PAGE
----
I wonder how long the impeachment post-mortems will last. I’m sure CNBC and Fox News will try to milk these proceedings and the aftermath for every last drop, but I won’t be there to see it, except for those few occasions when I’m surfing, not in the mood to read anymore, not quite ready to go to bed. Monicagate, as it’s been dubbed, has become an industry. For some people, it will be analogous to closing a military base. Some people may say we don’t need this, but my job is at stake.

We had a letter from Alice and Larry this past week. They are still living in the trailer that Alice’s brother owns. It sounds like they haven’t made an effort to find any other accommodations, which I told JoAnna would be the case. She cashed in the bonds she received from her grandmother and gave her folks the money as a Christmas gift. Doesn’t sound like they’ve been doing much of anything other than hanging around that godforsaken piece of desert in Buckeye, 2½ miles from the nearest paved highway. Did I ever show you pictures of this place? JoAnna and I and the boys spent our first and last night in Arizona there two years ago. That’s all we could have taken. Fortunately, we had a detailed itinerary for the other nine days we were there. 

That’s all for now. We send you our love. The boys thank you for the Valentine’s Day cards.

Wednesday, February 12, 2014

On This Date in 1999 (February 12)

I had been feeling rather smug, being the only healthy person in the household for most of the week. Yesterday I mentioned running out of gas. After the boys were in bed and I returned to the couch to read my book, I felt as though I had participated in a demolition derby. Even lying completely still, my body throbbed with pain. What’s going on here? I wondered. I took a couple Nyquil capsules and joined JoAnna in the bedroom, where she was watching ER. I thought I’d watch the news and then zone out to Seinfeld, but I was asleep five minutes after I crawled into bed. I experienced a restless night, not an uncommon occurrence. What happened to those days when I could enjoy an uninterrupted 8-hours of sleep? When the alarm sounded this morning, I lifted my head from the pillow and realized it was going to take a superhuman effort to get myself in gear. The first time I tried to get out of bed, my body experienced an immediate chill and my head felt like a spinning top. I managed to find my way to the bathroom. Once I relieved myself, though, I went right back to bed, where I remained for most of the morning. JoAnna had the same symptoms yesterday, the previously mentioned chills and vertigo plus an aching body. She rallied enough during the morning, by force of will, so she’d be ready for her interview for the Department of Justice job. Considering how I felt this morning, I’m not sure how she did it. The good news is she got the job. In fact, right now she’s meeting with Attorney General Jim Doyle, working out the details of her employment as Legislative Liaison.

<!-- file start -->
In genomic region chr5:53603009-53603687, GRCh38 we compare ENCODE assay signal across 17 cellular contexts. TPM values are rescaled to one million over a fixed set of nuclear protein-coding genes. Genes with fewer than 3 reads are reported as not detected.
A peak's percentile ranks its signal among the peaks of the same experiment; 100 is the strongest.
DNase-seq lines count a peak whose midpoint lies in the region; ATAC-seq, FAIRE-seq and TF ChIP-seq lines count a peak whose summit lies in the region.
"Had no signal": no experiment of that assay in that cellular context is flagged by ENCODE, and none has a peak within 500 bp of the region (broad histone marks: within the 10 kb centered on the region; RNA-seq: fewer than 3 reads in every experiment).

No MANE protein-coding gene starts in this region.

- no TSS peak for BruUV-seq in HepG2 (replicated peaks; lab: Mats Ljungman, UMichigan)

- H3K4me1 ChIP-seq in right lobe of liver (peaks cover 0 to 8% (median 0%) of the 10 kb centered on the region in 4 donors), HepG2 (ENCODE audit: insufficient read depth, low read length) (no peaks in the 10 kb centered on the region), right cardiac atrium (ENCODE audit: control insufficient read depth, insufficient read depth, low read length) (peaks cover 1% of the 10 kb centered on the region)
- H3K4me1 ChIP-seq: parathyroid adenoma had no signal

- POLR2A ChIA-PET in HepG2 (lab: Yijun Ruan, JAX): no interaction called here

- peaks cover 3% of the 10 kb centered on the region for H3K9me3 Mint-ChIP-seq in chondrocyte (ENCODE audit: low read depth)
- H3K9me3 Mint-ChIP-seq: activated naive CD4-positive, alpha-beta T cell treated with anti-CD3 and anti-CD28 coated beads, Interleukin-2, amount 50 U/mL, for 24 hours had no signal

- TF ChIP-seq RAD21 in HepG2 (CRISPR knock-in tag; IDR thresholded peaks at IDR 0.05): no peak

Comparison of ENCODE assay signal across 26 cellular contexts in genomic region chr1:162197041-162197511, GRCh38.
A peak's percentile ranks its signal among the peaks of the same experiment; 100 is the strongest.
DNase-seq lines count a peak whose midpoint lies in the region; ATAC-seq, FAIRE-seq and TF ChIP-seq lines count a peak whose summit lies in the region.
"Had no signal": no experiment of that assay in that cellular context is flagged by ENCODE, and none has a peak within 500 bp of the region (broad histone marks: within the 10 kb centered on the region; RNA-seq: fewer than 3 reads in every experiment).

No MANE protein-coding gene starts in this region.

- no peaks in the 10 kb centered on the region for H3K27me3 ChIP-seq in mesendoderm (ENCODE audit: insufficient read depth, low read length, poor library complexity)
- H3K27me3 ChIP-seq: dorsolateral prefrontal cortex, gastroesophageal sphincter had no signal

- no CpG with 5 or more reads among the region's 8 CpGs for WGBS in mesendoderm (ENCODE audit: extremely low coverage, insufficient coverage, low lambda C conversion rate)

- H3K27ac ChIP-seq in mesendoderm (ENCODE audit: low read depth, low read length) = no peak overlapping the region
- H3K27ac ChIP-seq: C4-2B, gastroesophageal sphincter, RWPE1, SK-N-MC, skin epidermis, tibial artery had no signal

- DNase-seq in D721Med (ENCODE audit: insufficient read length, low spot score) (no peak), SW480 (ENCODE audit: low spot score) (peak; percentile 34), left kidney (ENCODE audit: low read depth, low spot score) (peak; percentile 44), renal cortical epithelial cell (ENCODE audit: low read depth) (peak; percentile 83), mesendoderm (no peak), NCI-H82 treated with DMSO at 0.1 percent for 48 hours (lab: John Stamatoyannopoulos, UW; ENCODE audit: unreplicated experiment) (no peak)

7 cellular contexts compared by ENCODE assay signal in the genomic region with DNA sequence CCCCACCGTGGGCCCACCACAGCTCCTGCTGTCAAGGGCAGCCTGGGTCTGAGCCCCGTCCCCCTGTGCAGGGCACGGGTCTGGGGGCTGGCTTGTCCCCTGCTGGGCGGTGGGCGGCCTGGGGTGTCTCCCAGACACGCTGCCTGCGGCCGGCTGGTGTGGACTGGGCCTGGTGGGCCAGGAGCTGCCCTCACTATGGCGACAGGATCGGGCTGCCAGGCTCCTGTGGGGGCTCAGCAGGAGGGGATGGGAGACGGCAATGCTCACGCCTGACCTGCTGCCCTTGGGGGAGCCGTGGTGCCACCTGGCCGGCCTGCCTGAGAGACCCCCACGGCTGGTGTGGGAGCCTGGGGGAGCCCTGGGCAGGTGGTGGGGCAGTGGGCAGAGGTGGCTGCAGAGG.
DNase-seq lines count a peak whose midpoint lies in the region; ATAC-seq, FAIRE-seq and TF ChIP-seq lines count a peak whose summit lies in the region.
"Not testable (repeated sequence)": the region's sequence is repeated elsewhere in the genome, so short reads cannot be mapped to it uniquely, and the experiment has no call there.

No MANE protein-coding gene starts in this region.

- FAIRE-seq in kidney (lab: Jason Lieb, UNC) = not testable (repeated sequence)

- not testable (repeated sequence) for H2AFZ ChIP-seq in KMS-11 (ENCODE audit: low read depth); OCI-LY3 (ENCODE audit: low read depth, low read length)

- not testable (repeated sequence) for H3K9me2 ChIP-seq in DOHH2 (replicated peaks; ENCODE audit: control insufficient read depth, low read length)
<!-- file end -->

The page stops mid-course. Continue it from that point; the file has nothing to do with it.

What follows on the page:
I spent my morning dozing off while watching television. I actually caught a full episode of Quincy, the 1970s Jack Klugman police/medical drama that had never been on my TV viewing schedule. Even though the storyline was very predictable -- good/evil twin sisters separated at birth, evil twin murder good twin and takes her place as a Jessica Savitch type TV news personality – I had to watch it until the end. I dozed off during Murder She Wrote and woke up in the middle of Northern Exposure, a show which JoAnna used to love but I always thought was one of the most pretentiously overwritten shows on television. I still do. Even half-conscious, I had to change the channel. I dozed off again while Card Sharks was being broadcast on the Game Show Network.

Tuesday, February 11, 2014

Mackinac Straits Bridge (Postcard Series)

Mackinac Bridge Authority

On This Date in 1999 (February 11)

Around 6:25, JoAnna called from the kitchen, her voice tinged with urgency. 

“Cub Scouts!”

Immediately, I jumped up from the couch in the family room, originally planning to finish the book I was reading before moving again. In spite of the fact that a reminder of Eddie’s den meeting was magnetized to the refrigerator, Mom and Dad had both spaced out.

Eddie was on the toilet in the small bathroom.

“C’mon, Stedmans, we’ve got to get going,” I called out to him.

“I have to wipe my butt,” he informed me.

He also needed a fresh roll of toilet paper, so I sprinted to the other bathroom and quickly retrieved one for him. Before we left the house, he had to put on his shirt, neckerchief, clasp, and shoes, so by the time I dropped him off, he was nearly 10 minutes late.